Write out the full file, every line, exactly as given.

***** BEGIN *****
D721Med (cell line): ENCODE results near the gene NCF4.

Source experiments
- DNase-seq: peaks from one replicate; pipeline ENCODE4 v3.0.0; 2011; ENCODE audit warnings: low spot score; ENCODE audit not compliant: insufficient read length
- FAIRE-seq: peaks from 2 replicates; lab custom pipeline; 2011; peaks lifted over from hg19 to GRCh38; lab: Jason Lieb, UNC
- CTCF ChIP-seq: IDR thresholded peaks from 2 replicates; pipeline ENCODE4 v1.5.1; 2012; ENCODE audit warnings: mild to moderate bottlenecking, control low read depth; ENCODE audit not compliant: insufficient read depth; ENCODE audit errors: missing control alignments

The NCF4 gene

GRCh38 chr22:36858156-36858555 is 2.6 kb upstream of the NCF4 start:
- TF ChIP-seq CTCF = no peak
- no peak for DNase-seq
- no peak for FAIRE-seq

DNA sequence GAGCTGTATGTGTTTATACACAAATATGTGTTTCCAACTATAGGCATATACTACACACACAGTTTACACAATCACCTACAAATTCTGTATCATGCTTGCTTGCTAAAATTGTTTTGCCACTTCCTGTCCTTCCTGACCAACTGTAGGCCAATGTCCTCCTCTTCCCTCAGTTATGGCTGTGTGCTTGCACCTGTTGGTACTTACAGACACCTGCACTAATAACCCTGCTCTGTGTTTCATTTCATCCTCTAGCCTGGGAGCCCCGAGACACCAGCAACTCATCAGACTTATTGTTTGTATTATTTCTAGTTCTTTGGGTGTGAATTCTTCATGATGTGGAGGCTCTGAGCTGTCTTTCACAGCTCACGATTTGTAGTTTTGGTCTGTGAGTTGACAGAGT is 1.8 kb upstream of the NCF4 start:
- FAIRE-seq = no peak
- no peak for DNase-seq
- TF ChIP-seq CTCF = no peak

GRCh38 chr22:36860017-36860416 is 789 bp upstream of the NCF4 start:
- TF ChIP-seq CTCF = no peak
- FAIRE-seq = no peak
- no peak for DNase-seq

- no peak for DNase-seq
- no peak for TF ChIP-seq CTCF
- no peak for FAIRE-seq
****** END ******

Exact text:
D721Med (cell line): ENCODE results near the gene NCF4.

Source experiments
- DNase-seq: peaks from one replicate; pipeline ENCODE4 v3.0.0; 2011; ENCODE audit warnings: low spot score; ENCODE audit not compliant: insufficient read length
- FAIRE-seq: peaks from 2 replicates; lab custom pipeline; 2011; peaks lifted over from hg19 to GRCh38; lab: Jason Lieb, UNC
- CTCF ChIP-seq: IDR thresholded peaks from 2 replicates; pipeline ENCODE4 v1.5.1; 2012; ENCODE audit warnings: mild to moderate bottlenecking, control low read depth; ENCODE audit not compliant: insufficient read depth; ENCODE audit errors: missing control alignments

The NCF4 gene

GRCh38 chr22:36858156-36858555 is 2.6 kb upstream of the NCF4 start:
- TF ChIP-seq CTCF = no peak
- no peak for DNase-seq
- no peak for FAIRE-seq

DNA sequence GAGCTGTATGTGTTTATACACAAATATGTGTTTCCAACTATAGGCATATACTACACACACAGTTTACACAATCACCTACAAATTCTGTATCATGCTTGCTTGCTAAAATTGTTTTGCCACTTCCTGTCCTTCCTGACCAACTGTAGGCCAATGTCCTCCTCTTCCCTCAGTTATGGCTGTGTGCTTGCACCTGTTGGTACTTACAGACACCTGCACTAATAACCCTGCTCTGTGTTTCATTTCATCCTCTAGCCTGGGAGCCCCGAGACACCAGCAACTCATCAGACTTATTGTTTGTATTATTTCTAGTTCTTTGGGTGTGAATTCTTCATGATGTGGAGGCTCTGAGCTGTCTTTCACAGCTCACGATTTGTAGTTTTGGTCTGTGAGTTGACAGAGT is 1.8 kb upstream of the NCF4 start:
- FAIRE-seq = no peak
- no peak for DNase-seq
- TF ChIP-seq CTCF = no peak

GRCh38 chr22:36860017-36860416 is 789 bp upstream of the NCF4 start:
- TF ChIP-seq CTCF = no peak
- FAIRE-seq = no peak
- no peak for DNase-seq

- no peak for DNase-seq
- no peak for TF ChIP-seq CTCF
- no peak for FAIRE-seq